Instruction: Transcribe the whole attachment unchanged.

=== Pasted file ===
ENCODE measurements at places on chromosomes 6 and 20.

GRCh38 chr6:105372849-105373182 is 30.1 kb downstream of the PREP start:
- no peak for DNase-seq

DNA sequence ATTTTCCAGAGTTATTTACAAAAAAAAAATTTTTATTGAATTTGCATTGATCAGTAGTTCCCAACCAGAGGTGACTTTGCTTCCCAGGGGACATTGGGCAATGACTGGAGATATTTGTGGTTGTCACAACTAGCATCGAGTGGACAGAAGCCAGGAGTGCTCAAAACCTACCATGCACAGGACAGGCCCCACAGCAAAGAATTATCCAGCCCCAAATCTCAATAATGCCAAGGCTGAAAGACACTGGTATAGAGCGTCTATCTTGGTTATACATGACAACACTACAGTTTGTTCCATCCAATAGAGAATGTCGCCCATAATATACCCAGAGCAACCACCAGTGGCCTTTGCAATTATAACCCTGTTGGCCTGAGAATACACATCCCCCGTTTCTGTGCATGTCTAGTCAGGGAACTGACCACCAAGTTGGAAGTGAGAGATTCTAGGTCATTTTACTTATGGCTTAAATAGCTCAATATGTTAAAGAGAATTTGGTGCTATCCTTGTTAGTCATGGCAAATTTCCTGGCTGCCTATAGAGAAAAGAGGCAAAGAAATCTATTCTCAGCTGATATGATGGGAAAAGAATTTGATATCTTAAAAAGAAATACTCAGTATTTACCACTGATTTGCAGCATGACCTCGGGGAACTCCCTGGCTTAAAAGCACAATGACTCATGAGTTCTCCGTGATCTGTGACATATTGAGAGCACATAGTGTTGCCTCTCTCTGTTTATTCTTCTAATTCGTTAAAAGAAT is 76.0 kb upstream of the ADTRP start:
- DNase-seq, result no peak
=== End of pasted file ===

ENCODE measurements at places on chromosomes 6 and 20.

GRCh38 chr6:105372849-105373182 is 30.1 kb downstream of the PREP start:
- no peak for DNase-seq

DNA sequence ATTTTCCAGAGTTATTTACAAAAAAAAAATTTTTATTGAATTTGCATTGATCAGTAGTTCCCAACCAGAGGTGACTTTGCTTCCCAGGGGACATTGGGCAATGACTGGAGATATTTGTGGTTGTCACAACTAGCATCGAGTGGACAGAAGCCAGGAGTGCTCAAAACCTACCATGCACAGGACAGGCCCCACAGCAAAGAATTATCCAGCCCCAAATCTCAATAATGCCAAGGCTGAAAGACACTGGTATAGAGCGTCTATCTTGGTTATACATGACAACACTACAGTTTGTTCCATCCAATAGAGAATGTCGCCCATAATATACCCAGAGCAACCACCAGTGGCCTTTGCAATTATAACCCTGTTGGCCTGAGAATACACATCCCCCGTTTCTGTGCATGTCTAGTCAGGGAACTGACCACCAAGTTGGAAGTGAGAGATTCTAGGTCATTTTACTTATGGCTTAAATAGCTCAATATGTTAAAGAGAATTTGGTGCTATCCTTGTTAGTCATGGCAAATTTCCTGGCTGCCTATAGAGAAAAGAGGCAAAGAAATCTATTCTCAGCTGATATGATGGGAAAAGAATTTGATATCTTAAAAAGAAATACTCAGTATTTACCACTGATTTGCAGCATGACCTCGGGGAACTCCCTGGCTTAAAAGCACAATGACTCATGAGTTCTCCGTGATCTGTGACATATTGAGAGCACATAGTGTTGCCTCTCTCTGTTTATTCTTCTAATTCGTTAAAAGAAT is 76.0 kb upstream of the ADTRP start:
- DNase-seq, result no peak